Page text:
Seattle Eats

Trending: Cheese

Seattle loves the stinky stuff. Here are the cheeses we’re choosing right now.

By Tiffany Ran March 23, 2011

What cheeses kept you warm this winter?

Photo: Stuart Mullenberg

In the Trending series, Nosh Pit talks to local food providers, shop owners, chefs, servers—whoever’s appropriate, really—about those consumables Seattle can’t get enough of right now. This week: cheese.

1. DeLaurenti ’monger Connie Rizzo told us customers have been buying hearty Alpine cheeses to get them through the winter months—gruyere, comte, Beaufort. Also popular at DeLaurenti: the soft and smelly Winnimere from Jasper Hill Farm.

As the weather warms, Rizzo predicts customers will gravitate towards softer, fresher cheeses like Camembert and brie. And since now is the time fresh goat cheeses are becoming available, she’ll be stocking those. Try the version from Tieton Farm and Creamery in Yakima.

2. Local cheeses like Camembert-style Dinah’s from Kurtwood Farms on Vashon Island, are popular at Melrose Market’s The Calf & Kid, said owner Sheri LaVigne. She said many people ask for Dinah’s after feasting on it at Sitka and Spruce next door. LaVigne anticipates that Camembert-like Nonna Capra goat cheese from Yarmuth Farm—which has a limited season “from late spring to early fall” —will be a hit during the summer.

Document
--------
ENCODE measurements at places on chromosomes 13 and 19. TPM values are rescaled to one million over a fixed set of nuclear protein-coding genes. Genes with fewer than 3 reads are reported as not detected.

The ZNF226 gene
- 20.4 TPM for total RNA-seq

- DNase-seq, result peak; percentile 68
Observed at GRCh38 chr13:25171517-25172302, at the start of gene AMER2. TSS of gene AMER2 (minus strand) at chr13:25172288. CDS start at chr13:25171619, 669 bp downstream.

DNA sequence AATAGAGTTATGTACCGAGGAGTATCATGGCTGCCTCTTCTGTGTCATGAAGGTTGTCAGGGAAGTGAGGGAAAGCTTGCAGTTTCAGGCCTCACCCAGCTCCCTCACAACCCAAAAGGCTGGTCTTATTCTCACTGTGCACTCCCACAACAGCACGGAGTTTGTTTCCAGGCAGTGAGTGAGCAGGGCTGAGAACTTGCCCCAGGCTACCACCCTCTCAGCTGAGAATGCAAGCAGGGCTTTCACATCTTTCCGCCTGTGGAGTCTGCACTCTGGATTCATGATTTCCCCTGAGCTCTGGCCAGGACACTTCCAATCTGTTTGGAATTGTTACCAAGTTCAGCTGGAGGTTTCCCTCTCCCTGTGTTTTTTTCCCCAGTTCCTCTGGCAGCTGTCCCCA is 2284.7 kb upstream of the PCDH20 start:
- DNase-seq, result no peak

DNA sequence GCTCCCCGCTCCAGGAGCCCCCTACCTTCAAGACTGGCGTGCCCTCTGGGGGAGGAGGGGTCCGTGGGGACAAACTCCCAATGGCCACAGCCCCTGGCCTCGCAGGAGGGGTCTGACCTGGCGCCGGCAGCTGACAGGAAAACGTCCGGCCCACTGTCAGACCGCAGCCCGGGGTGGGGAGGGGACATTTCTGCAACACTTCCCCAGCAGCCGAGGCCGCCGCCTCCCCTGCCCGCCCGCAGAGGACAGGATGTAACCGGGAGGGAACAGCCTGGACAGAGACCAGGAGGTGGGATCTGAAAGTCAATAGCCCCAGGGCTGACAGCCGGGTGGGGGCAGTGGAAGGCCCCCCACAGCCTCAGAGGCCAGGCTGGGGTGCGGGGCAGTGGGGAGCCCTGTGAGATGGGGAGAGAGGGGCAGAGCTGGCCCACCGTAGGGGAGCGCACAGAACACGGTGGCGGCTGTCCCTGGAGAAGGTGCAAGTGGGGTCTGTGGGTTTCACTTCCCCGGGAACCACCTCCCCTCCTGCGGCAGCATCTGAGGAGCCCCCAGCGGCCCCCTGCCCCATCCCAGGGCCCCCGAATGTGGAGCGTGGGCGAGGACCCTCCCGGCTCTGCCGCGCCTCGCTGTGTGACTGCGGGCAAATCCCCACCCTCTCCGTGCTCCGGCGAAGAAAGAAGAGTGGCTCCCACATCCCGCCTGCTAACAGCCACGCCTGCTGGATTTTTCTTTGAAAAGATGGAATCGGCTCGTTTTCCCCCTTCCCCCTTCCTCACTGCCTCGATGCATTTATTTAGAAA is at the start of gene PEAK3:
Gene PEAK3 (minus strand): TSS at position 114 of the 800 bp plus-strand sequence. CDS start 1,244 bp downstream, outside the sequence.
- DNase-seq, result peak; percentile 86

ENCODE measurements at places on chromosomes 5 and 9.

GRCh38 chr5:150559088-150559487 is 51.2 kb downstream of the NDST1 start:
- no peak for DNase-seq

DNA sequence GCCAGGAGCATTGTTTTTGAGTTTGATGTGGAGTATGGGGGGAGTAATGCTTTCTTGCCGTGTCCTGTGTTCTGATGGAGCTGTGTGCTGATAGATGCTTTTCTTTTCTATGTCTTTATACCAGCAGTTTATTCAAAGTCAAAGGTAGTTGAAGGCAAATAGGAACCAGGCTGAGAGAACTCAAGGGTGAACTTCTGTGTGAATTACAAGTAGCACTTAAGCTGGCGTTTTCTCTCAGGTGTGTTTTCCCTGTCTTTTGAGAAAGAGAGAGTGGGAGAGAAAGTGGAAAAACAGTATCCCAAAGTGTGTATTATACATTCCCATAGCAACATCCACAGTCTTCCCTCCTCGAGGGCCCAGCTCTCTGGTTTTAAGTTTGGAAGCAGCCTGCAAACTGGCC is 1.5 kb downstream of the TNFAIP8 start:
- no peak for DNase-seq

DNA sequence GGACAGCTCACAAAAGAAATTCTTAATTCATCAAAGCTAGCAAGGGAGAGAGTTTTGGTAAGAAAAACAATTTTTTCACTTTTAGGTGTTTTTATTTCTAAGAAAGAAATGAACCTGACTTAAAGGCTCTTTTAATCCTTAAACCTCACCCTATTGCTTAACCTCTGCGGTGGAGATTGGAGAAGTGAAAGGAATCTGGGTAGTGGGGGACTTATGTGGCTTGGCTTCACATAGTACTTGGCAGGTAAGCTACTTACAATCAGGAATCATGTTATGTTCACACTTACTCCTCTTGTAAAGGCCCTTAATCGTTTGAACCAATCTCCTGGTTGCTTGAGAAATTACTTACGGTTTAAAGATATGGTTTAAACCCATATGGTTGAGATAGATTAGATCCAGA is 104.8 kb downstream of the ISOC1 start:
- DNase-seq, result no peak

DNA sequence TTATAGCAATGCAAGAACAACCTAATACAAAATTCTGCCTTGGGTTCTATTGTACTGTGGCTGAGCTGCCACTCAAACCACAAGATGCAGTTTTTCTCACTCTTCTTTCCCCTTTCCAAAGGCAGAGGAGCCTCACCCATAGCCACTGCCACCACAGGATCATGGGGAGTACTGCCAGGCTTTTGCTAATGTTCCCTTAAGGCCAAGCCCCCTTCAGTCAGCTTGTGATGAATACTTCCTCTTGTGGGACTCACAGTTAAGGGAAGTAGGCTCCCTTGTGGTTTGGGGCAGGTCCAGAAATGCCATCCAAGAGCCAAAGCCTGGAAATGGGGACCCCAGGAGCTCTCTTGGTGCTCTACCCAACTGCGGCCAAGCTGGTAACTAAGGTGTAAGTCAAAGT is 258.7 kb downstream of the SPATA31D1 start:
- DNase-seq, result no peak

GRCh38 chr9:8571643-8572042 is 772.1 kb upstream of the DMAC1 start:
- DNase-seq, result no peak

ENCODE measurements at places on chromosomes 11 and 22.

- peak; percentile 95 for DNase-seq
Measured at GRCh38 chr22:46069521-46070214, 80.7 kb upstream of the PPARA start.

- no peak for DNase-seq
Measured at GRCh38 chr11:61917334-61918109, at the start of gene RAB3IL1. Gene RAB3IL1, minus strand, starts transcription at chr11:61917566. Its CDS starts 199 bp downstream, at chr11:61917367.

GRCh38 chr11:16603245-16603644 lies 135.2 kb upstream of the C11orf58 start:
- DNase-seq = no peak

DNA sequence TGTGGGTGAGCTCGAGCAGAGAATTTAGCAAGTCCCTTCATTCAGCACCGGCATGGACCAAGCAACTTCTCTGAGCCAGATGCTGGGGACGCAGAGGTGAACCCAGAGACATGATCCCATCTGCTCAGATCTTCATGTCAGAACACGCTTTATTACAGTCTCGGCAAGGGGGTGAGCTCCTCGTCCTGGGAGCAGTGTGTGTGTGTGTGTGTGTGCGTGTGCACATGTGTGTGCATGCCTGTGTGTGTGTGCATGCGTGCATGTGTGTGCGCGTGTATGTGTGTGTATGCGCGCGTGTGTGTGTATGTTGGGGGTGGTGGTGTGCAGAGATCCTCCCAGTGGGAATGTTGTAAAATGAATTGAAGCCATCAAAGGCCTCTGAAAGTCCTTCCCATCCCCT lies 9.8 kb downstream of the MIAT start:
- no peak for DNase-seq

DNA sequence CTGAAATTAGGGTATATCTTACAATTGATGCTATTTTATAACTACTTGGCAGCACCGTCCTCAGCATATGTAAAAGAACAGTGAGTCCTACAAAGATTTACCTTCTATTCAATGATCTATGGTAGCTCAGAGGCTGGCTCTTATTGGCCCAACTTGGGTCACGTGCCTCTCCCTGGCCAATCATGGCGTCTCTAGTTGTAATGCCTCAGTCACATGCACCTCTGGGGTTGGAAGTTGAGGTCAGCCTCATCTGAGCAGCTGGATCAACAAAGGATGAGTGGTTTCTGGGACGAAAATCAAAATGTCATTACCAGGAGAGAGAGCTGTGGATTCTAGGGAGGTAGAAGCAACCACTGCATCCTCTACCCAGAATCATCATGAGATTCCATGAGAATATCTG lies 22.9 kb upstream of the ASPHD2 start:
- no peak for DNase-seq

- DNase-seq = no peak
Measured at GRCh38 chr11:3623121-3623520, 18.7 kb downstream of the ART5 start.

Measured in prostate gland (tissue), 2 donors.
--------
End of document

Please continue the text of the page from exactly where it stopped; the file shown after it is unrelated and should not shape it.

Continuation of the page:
3. Dinah’s Cheese is also a favorite at Picnic in Phinney Ridge. Owner Anson Klock noted too that customers request harder, sharper cheeses in the winter months, such as the sharp and tangy aged cheddar from Fiscalini Farm in Modesto, California.

4. Fondue is popular in the winter, so Paris Grocery has kept the shelves at its Western Avenue shop stocked with Swiss and Alpine cheeses like gruyere and comte, according to social media manager Rachel Eggers. Lately, she’s seen a heightened interest in washed-rind cheeses like Abbaye Sainte Mere from the Normandy region of France.

Good tip: Eggers said people often opt for grab-and-go cheese because they think they have to buy the precut slabs behind the glass counter. But vendors are almost always willing to cut you a smaller piece—that’s true at supermarkets as well as specialty shops.

5. Cheesemongers across the board have seen a persistent interest in raw milk cheeses. Spanish Table cheesemonger George Calvo says all three of the Iberico raw milk cheeses he sells (cow, goat, and sheep) are well-loved by his customers.

Come summer, Spanish Table will offer soft-ripened goat cheese along with specialties like Argentinean provoleta, which is delicious when grilled, drizzled with olive oil, and sprinkled with oregano. Yum. Can we have that right now?

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